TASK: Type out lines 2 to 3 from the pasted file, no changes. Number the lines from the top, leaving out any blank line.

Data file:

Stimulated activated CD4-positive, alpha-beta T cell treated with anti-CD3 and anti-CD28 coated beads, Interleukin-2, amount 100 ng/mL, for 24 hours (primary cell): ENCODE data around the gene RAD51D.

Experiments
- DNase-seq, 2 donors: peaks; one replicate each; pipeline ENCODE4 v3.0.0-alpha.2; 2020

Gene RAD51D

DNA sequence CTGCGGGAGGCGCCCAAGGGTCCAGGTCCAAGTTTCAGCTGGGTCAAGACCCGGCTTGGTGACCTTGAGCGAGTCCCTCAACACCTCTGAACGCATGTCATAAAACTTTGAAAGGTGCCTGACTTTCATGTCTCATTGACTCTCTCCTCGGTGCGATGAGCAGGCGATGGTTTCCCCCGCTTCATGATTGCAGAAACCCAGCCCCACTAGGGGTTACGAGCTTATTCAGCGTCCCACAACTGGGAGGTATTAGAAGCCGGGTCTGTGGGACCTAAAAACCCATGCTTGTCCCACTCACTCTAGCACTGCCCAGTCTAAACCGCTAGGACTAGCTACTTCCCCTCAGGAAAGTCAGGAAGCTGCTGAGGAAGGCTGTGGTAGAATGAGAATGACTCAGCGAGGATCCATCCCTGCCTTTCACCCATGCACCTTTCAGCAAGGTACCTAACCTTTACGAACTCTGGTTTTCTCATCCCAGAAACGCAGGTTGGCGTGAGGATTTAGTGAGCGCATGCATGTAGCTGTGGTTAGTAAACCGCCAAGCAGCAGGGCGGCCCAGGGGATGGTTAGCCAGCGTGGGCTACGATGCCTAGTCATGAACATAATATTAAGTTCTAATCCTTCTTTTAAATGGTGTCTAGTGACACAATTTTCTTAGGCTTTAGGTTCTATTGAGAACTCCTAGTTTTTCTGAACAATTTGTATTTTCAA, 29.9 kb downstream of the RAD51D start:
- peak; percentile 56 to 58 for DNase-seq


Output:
Experiments
- DNase-seq, 2 donors: peaks; one replicate each; pipeline ENCODE4 v3.0.0-alpha.2; 2020